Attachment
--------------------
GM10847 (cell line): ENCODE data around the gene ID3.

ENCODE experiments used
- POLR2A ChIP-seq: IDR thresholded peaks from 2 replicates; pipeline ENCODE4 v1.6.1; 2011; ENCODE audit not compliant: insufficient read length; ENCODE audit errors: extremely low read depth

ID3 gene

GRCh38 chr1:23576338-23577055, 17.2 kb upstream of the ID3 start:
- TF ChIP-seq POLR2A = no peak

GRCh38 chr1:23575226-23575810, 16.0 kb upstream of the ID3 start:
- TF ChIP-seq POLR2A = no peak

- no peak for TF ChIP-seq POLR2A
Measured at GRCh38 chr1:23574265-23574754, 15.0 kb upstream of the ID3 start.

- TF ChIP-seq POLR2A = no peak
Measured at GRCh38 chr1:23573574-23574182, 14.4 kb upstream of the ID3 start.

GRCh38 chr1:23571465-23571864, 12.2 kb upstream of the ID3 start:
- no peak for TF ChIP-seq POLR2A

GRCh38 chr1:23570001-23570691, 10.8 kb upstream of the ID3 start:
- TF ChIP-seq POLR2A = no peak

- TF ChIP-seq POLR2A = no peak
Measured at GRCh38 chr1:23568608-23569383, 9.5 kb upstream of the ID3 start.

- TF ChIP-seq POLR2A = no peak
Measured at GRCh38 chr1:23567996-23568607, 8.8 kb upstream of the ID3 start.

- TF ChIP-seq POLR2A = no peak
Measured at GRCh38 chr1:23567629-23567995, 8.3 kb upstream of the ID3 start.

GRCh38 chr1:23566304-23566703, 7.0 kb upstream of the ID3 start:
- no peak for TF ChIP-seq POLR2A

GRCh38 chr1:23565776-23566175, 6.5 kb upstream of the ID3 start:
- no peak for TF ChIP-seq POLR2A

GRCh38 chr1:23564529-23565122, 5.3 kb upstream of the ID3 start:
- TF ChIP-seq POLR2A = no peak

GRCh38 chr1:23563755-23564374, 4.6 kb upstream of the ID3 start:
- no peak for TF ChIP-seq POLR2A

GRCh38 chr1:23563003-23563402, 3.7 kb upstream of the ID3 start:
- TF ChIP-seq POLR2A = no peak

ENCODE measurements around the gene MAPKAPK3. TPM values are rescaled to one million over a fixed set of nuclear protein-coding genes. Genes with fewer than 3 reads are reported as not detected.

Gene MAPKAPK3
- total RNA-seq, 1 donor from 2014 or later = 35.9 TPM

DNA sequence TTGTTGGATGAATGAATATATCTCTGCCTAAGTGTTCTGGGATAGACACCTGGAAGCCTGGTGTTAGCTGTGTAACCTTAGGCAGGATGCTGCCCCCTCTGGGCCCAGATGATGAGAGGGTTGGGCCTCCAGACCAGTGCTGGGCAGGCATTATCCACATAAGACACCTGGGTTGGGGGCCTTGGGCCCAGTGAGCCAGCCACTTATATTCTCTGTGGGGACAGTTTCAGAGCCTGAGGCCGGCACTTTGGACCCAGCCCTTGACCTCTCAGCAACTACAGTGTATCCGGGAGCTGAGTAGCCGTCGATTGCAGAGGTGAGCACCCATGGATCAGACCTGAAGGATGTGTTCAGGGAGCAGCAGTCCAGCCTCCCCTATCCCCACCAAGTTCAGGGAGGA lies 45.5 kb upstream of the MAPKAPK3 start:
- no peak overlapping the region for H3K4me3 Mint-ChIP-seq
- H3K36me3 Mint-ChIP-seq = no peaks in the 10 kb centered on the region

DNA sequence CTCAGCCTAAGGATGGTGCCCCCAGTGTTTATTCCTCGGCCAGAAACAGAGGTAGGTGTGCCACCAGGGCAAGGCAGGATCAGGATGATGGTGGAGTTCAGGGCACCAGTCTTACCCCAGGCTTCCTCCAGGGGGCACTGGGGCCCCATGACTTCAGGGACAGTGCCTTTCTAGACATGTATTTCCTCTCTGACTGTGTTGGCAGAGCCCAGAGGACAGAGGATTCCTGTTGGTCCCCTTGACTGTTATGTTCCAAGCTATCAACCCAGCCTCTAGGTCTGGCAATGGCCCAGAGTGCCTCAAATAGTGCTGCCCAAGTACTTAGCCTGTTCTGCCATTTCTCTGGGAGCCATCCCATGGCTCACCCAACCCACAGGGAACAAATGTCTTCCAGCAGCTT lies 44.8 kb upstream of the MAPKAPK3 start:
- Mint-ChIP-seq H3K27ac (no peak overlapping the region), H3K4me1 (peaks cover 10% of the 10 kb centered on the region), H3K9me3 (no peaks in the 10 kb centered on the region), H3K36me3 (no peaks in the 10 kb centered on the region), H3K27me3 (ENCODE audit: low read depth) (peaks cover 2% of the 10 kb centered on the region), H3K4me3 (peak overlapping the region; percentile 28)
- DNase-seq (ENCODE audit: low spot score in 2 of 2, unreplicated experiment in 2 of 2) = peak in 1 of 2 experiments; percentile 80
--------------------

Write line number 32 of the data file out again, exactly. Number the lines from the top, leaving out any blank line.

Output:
- TF ChIP-seq POLR2A = no peak